At first gas station attendant Poet is happy when the rockers gang "Hell's Angels" finally accepts him. But he's shocked when he learns how brutal they are - not even murder is a taboo to ...
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At first gas station attendant Poet is happy when the rockers gang "Hell's Angels" finally accepts him. But he's shocked when he learns how brutal they are - not even murder is a taboo to them. He gets himself in trouble when the leader's girlfriend falls in love with him - and he welcomes her approaches. Written by
Tom Zoerner <Tom.Zoerner@informatik.uni-erlangen.de>
The real president of the Oakland chapter of the Hells Angels is seen in the beginning of the movie and other scenes. He was a consultant for the film. His name was Ralph Barger. Also known as Sonny. See more »
Glass bottle breaks before hitting the biker's head. See more »
I tell you what to think and when to think!
Don't tell me anything man, I'm not a member of your private army.
Well then Get out!
I don't need you, and I don't need your rules or your uniform man.
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This one is shelved in the 'cult' section of my favorite independent video rental shop, and for good reason. It's ludicrous!
Jack Nicholson is 'Poet,' a bad-ass gas-station attendant who gets fired after mouthing off at a customer and then rides off with the Hell's Angels, chasing after a piece of the macho life and a shot at making it with Shill (Sabrina Scharf), who rides bitch behind club chapter president Buddy (Adam Roarke), the king bad-ass of them all.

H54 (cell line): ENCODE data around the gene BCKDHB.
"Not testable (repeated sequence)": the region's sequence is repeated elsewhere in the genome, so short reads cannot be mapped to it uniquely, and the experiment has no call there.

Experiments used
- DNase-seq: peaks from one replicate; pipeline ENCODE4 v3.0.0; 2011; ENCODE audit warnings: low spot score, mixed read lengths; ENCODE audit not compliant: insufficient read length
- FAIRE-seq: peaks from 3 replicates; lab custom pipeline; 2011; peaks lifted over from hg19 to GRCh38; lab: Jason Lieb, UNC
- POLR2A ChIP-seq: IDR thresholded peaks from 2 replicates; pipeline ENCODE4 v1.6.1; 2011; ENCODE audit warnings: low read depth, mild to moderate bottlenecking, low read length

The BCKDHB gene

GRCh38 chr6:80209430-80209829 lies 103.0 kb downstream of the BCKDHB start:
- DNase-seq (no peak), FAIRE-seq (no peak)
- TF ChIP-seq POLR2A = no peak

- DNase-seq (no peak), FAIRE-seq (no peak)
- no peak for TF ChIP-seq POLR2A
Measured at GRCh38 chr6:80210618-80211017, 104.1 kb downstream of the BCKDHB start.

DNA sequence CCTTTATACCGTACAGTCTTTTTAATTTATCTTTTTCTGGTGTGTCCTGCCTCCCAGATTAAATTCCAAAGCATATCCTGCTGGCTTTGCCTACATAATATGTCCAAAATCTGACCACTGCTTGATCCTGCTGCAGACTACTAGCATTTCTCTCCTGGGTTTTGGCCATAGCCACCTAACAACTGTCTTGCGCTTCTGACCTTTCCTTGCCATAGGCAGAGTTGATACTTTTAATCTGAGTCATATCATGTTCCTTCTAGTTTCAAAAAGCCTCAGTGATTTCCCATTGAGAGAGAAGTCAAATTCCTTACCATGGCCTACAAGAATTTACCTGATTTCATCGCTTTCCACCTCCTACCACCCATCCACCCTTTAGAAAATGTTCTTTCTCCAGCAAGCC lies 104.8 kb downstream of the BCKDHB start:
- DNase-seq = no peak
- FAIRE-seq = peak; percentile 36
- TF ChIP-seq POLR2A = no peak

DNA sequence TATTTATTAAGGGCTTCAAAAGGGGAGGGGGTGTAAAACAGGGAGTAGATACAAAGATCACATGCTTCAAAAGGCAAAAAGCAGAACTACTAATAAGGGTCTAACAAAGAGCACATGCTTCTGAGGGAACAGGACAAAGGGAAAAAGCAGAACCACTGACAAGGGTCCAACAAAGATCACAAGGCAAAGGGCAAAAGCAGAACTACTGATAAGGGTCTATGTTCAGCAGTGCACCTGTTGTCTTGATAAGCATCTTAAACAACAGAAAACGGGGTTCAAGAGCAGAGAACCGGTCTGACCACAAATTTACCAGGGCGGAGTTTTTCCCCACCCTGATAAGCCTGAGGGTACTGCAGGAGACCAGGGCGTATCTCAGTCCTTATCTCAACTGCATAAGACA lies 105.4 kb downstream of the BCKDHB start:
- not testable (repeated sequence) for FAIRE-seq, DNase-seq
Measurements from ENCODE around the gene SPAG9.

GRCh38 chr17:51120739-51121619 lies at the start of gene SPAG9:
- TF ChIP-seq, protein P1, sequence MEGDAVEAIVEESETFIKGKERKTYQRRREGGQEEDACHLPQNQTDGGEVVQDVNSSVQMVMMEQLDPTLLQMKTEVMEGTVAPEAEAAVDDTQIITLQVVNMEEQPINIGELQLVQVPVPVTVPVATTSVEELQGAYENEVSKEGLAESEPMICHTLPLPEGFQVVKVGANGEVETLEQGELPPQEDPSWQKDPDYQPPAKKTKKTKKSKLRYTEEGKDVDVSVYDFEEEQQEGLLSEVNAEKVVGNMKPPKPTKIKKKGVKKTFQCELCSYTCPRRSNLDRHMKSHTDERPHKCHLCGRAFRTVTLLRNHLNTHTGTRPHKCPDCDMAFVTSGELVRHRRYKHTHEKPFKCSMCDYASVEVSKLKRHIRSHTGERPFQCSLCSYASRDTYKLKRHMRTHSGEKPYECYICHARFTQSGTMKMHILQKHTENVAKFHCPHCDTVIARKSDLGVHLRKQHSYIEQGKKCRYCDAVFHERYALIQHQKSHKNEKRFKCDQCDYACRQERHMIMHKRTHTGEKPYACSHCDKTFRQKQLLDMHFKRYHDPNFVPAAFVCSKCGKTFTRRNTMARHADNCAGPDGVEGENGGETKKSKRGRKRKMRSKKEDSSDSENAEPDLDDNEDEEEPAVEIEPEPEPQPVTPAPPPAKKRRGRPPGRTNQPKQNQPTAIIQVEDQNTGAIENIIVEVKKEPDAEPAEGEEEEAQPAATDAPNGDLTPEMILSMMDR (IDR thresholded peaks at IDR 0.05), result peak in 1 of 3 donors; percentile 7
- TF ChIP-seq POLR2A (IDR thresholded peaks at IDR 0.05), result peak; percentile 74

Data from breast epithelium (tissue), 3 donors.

A confessed example of the B-movie 'exploitation' genre, 'Hell's Angels on Wheels' plays on every possible cliché: chair-smashing barroom brawls, bikers harassing carnival-goers and helpless drivers, cops harassing the bikers, heavy drinking and smoking of the evil weed by the violent Angels, etc. It's all too hilarious to be believed. The acting is adequate--Jack is great as Poet, making the most out of the stilted, silly dialogue, and Adam Roarke, a B-movie leading man if there ever was one, seems to be relishing every bit of his character's corny, macho posturing. Sabrina Schraff as Shill is a tough, sexy leading lady, though her hip outfits and perfectly coiffed bouffant don't much fit the look and style of an actual biker chick, even in 1967. As a matter of fact, the whole gang is a little too clean and well-groomed to resemble actual motorcycle outlaws, and the soundtrack consists of some of the most hilariously bad sixties-era 'muzak' you'll ever hear. Real Angels wouldn't be caught dead listening to such crappy pap.
The film is most interesting for its trivia value: Included are brief appearances by a host of actual Hell's Angels led by Sonny Barger, who to this day remains President of the infamous motorcycle gang. Apparently the Angels traded the use of their name and insignia for a cameo and a mention in the credits (though one wonders if they would have agreed to do so had they seen the film's final cut beforehand). Sabrina Schraff, the main love interest, was a former Playboy Bunny and later appeared in 'Easyrider', which, of course, also featured Jack Nicholson in his breakout role. Schraff, interestingly enough, went on to become a California state senator.
This is a silly little time capsule--a nice example of the sixties-era exploitation flick and a reasonable indicator of the widespread paranoia surrounding the motorcycle gang phenomena popularized in the early sixties. The Angels obviously enjoy being romanticized as fun-loving but fierce rebels against mainstream culture in the tradition of the frontier outlaws of the nineteenth century and the gangsters of the roaring twenties, but trust me, this movie is no history lesson.
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